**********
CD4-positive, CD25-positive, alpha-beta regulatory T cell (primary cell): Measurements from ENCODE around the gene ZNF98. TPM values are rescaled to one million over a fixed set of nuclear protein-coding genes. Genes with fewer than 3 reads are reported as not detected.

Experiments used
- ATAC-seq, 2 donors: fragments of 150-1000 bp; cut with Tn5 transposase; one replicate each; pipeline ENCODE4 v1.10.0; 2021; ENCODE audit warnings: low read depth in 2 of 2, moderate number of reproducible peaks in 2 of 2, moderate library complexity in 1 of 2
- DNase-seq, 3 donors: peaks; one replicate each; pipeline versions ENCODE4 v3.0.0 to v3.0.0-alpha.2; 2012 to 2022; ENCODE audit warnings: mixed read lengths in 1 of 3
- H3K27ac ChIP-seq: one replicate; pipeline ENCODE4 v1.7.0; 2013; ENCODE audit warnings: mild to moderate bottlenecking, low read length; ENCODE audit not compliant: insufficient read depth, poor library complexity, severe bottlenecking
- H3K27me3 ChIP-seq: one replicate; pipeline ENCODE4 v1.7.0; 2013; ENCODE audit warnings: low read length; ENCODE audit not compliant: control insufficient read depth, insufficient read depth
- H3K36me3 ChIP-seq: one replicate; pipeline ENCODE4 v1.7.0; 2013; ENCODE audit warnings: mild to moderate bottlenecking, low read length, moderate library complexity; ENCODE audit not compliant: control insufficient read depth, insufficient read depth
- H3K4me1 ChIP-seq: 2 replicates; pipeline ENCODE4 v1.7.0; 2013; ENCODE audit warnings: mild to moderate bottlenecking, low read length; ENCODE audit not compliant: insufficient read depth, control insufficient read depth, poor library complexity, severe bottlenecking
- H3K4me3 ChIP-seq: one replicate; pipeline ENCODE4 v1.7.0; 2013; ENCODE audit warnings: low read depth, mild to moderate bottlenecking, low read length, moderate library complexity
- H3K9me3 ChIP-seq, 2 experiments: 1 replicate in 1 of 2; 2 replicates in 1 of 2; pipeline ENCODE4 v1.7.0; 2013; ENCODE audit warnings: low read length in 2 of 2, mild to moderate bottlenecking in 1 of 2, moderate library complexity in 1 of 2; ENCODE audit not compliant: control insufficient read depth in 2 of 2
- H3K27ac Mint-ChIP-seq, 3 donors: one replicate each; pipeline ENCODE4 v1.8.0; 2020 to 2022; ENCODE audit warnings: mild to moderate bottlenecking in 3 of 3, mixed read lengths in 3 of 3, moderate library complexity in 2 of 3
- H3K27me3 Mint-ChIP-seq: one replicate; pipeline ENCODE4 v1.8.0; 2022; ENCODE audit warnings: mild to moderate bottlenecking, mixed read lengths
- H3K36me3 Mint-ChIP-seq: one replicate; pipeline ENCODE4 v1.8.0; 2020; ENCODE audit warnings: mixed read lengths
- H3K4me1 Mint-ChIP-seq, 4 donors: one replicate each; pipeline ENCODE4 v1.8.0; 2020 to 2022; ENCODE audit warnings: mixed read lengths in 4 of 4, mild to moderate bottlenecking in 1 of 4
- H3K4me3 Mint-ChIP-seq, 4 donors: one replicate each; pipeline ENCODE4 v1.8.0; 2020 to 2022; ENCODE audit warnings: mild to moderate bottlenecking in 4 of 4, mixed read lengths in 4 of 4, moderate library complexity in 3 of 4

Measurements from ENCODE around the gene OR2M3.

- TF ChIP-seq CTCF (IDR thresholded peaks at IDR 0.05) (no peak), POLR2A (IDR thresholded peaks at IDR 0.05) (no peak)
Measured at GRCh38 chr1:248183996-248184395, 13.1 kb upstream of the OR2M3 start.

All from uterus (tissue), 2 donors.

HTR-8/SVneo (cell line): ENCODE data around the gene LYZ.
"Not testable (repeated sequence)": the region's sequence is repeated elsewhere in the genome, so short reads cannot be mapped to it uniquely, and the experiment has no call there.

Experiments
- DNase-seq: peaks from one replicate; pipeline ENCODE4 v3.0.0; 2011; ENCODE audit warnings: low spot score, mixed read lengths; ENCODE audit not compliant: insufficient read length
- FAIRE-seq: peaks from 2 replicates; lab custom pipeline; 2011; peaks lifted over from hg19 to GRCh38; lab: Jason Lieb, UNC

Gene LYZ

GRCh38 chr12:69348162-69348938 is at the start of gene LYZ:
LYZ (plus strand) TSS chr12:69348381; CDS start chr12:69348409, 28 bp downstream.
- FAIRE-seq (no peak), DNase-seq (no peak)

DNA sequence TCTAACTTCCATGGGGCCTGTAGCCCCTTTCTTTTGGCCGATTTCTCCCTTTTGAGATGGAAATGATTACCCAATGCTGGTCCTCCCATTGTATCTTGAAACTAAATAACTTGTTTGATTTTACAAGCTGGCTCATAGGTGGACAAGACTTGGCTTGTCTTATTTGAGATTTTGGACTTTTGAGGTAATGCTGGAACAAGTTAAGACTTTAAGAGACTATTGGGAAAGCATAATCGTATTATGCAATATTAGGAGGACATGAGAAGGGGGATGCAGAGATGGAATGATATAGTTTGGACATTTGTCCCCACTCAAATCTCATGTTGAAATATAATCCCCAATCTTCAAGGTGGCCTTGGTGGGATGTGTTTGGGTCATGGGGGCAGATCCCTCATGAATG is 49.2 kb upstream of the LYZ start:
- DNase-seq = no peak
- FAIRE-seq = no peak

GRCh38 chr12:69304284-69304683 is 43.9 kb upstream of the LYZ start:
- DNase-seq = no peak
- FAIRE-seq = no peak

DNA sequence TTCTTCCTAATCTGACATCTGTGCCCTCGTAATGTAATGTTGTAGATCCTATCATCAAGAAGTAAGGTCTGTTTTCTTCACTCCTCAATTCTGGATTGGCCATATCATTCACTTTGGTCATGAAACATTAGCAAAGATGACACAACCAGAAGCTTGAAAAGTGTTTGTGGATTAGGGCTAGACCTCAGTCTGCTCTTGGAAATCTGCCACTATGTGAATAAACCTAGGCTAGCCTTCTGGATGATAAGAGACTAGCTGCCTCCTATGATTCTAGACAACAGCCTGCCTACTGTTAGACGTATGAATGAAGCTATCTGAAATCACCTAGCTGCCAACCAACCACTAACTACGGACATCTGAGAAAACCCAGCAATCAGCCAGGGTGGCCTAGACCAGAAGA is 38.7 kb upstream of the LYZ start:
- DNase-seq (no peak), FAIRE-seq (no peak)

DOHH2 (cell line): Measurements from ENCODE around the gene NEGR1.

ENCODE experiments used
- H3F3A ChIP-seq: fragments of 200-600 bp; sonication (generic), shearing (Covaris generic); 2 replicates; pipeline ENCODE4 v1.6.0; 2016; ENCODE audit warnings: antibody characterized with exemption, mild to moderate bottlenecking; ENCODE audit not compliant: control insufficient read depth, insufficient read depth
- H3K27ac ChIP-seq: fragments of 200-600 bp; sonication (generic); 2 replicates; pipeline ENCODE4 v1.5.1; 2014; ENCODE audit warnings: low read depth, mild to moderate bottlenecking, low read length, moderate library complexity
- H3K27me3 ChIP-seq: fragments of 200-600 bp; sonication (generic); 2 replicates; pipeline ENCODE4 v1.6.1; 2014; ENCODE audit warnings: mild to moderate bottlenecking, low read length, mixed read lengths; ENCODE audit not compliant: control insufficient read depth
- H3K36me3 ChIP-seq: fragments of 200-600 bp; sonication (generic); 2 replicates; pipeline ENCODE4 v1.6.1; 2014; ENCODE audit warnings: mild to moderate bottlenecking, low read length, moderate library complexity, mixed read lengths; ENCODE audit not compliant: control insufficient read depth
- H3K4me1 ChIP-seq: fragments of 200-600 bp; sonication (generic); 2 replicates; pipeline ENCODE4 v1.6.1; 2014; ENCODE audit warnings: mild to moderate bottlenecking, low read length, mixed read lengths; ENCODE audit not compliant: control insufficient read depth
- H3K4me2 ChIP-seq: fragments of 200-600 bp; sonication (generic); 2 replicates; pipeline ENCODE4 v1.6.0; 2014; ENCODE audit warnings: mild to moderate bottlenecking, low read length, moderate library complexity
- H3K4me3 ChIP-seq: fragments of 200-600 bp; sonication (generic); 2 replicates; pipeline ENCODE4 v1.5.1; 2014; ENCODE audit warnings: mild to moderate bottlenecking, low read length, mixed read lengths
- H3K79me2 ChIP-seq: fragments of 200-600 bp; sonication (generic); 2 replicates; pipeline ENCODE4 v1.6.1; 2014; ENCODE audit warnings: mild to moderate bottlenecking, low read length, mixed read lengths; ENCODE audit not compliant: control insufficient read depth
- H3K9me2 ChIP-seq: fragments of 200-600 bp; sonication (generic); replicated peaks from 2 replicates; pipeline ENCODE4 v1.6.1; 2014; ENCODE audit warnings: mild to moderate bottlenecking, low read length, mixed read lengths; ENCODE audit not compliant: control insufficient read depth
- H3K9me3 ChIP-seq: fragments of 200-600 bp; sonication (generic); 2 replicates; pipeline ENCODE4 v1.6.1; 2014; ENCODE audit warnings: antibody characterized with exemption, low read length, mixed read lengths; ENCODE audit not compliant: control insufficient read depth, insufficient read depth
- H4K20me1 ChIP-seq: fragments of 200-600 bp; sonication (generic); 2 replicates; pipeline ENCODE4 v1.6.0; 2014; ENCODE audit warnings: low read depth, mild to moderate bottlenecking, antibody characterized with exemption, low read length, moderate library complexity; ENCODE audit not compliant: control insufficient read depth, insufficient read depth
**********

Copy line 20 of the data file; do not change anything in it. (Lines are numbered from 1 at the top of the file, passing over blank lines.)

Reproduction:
HTR-8/SVneo (cell line): ENCODE data around the gene LYZ.